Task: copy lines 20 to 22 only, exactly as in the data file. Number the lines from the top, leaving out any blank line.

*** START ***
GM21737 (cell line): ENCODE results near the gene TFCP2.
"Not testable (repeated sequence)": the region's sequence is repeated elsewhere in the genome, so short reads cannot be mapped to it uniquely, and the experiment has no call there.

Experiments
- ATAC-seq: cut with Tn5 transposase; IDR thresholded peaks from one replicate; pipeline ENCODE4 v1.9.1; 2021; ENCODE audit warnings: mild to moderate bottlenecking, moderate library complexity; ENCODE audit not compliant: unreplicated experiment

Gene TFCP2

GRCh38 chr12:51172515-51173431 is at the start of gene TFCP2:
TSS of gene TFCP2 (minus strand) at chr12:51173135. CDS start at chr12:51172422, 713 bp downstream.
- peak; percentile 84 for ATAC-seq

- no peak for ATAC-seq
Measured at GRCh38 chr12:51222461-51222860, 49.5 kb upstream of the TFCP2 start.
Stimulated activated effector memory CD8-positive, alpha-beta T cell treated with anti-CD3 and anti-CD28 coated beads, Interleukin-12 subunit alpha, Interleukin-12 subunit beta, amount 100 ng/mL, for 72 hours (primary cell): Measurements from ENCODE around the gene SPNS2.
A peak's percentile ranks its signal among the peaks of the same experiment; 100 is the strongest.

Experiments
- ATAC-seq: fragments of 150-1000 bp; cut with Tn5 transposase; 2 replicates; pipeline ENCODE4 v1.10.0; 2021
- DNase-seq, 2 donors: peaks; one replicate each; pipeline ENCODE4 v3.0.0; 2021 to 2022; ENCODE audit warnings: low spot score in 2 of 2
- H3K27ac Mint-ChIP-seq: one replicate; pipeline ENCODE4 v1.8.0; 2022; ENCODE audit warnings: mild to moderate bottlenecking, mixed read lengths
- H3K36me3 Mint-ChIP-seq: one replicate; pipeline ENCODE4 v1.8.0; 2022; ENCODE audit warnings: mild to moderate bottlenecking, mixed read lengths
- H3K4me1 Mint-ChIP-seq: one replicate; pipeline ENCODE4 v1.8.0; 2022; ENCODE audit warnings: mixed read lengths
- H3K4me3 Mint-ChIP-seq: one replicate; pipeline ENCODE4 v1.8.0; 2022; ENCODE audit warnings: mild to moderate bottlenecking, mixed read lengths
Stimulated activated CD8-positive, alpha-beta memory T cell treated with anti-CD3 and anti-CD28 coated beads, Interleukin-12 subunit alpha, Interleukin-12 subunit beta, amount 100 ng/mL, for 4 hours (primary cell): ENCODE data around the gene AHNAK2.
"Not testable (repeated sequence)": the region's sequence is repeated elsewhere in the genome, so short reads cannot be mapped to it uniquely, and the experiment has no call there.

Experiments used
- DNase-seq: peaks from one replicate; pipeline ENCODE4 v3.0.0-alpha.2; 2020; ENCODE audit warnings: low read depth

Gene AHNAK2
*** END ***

Stimulated activated CD8-positive, alpha-beta memory T cell treated with anti-CD3 and anti-CD28 coated beads, Interleukin-12 subunit alpha, Interleukin-12 subunit beta, amount 100 ng/mL, for 4 hours (primary cell): ENCODE data around the gene AHNAK2.
"Not testable (repeated sequence)": the region's sequence is repeated elsewhere in the genome, so short reads cannot be mapped to it uniquely, and the experiment has no call there.

Experiments used